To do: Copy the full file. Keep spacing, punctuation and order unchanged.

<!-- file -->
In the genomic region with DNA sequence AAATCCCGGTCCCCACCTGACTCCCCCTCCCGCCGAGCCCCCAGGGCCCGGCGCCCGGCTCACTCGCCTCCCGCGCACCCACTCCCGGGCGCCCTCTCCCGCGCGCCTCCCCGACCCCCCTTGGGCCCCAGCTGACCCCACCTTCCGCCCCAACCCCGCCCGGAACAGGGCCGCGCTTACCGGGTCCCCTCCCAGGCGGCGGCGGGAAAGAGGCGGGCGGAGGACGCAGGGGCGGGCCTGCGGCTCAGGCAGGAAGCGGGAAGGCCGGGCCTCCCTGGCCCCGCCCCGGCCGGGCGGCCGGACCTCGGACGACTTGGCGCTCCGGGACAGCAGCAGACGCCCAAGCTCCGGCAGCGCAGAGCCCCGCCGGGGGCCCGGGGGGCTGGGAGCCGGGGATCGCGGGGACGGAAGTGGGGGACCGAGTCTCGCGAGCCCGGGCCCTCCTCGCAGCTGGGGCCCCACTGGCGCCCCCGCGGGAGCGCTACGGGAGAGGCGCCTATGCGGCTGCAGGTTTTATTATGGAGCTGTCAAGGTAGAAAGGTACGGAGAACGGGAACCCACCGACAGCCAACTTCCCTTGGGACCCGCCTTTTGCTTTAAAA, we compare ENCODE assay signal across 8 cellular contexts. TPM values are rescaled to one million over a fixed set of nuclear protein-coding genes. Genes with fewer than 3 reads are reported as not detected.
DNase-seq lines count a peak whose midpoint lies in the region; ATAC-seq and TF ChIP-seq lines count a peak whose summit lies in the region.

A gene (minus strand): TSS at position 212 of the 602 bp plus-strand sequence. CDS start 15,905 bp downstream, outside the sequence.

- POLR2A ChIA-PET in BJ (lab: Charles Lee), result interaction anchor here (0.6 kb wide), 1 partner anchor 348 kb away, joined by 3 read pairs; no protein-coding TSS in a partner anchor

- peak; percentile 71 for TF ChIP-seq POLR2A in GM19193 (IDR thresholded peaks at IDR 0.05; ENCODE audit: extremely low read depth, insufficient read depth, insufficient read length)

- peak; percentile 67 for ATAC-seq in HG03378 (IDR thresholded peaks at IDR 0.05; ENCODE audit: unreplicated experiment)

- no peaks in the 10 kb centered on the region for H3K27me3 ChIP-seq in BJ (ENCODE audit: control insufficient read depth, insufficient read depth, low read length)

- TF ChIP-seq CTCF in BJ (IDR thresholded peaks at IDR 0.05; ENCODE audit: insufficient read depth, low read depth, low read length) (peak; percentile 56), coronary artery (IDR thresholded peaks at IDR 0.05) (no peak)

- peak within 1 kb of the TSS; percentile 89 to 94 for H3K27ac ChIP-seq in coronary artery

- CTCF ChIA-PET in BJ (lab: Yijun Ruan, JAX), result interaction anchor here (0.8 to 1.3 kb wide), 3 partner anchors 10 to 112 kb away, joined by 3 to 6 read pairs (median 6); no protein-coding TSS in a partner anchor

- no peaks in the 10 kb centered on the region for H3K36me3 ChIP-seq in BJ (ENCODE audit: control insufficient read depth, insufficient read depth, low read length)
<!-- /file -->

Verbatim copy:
In the genomic region with DNA sequence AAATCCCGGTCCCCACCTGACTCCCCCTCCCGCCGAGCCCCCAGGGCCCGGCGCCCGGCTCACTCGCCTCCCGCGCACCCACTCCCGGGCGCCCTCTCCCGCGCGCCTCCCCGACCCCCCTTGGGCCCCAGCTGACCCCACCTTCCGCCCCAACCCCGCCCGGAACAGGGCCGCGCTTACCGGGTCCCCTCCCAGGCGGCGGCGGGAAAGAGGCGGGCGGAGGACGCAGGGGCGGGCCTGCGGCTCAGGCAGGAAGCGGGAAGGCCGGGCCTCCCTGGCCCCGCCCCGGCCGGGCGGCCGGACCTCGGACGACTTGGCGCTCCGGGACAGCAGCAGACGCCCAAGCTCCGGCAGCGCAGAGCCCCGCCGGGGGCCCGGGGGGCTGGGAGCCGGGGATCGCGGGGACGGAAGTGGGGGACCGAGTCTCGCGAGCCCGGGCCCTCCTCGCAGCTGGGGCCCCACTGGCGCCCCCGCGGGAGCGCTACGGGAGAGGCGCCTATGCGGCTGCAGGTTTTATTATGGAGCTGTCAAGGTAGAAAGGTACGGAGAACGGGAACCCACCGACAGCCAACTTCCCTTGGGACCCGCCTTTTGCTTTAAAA, we compare ENCODE assay signal across 8 cellular contexts. TPM values are rescaled to one million over a fixed set of nuclear protein-coding genes. Genes with fewer than 3 reads are reported as not detected.
DNase-seq lines count a peak whose midpoint lies in the region; ATAC-seq and TF ChIP-seq lines count a peak whose summit lies in the region.

A gene (minus strand): TSS at position 212 of the 602 bp plus-strand sequence. CDS start 15,905 bp downstream, outside the sequence.

- POLR2A ChIA-PET in BJ (lab: Charles Lee), result interaction anchor here (0.6 kb wide), 1 partner anchor 348 kb away, joined by 3 read pairs; no protein-coding TSS in a partner anchor

- peak; percentile 71 for TF ChIP-seq POLR2A in GM19193 (IDR thresholded peaks at IDR 0.05; ENCODE audit: extremely low read depth, insufficient read depth, insufficient read length)

- peak; percentile 67 for ATAC-seq in HG03378 (IDR thresholded peaks at IDR 0.05; ENCODE audit: unreplicated experiment)

- no peaks in the 10 kb centered on the region for H3K27me3 ChIP-seq in BJ (ENCODE audit: control insufficient read depth, insufficient read depth, low read length)

- TF ChIP-seq CTCF in BJ (IDR thresholded peaks at IDR 0.05; ENCODE audit: insufficient read depth, low read depth, low read length) (peak; percentile 56), coronary artery (IDR thresholded peaks at IDR 0.05) (no peak)

- peak within 1 kb of the TSS; percentile 89 to 94 for H3K27ac ChIP-seq in coronary artery

- CTCF ChIA-PET in BJ (lab: Yijun Ruan, JAX), result interaction anchor here (0.8 to 1.3 kb wide), 3 partner anchors 10 to 112 kb away, joined by 3 to 6 read pairs (median 6); no protein-coding TSS in a partner anchor

- no peaks in the 10 kb centered on the region for H3K36me3 ChIP-seq in BJ (ENCODE audit: control insufficient read depth, insufficient read depth, low read length)